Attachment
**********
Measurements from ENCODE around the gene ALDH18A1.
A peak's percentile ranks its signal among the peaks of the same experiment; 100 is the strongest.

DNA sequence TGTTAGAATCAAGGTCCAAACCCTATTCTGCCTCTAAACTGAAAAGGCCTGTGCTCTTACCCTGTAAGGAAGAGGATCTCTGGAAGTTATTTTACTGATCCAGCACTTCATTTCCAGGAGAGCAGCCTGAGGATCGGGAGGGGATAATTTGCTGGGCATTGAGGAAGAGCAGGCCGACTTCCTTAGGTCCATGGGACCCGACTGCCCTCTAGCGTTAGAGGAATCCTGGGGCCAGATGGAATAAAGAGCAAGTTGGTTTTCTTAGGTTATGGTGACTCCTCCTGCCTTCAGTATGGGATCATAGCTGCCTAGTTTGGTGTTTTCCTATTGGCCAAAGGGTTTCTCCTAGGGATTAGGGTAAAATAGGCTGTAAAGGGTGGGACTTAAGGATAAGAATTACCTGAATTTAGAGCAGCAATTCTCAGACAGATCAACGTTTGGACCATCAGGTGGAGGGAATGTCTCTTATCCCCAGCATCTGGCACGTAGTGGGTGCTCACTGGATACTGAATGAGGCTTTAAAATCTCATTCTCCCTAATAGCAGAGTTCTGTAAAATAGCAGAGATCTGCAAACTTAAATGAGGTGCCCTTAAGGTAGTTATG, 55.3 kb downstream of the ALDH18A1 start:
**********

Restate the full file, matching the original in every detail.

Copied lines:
Measurements from ENCODE around the gene ALDH18A1.
A peak's percentile ranks its signal among the peaks of the same experiment; 100 is the strongest.

DNA sequence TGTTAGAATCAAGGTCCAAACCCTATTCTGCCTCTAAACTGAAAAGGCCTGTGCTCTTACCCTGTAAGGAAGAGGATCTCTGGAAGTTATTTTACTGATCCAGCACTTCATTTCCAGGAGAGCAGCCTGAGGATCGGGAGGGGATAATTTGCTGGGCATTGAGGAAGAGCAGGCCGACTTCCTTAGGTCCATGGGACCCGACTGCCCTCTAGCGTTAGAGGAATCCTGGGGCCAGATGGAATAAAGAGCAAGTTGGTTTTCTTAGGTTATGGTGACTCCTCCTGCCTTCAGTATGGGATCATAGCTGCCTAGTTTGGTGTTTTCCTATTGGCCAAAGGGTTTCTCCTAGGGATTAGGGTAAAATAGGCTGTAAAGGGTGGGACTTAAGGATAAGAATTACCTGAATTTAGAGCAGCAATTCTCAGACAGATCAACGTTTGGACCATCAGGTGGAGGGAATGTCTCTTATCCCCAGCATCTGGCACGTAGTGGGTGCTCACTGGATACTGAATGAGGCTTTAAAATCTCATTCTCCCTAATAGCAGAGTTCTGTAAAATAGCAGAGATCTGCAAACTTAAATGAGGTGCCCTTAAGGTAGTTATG, 55.3 kb downstream of the ALDH18A1 start: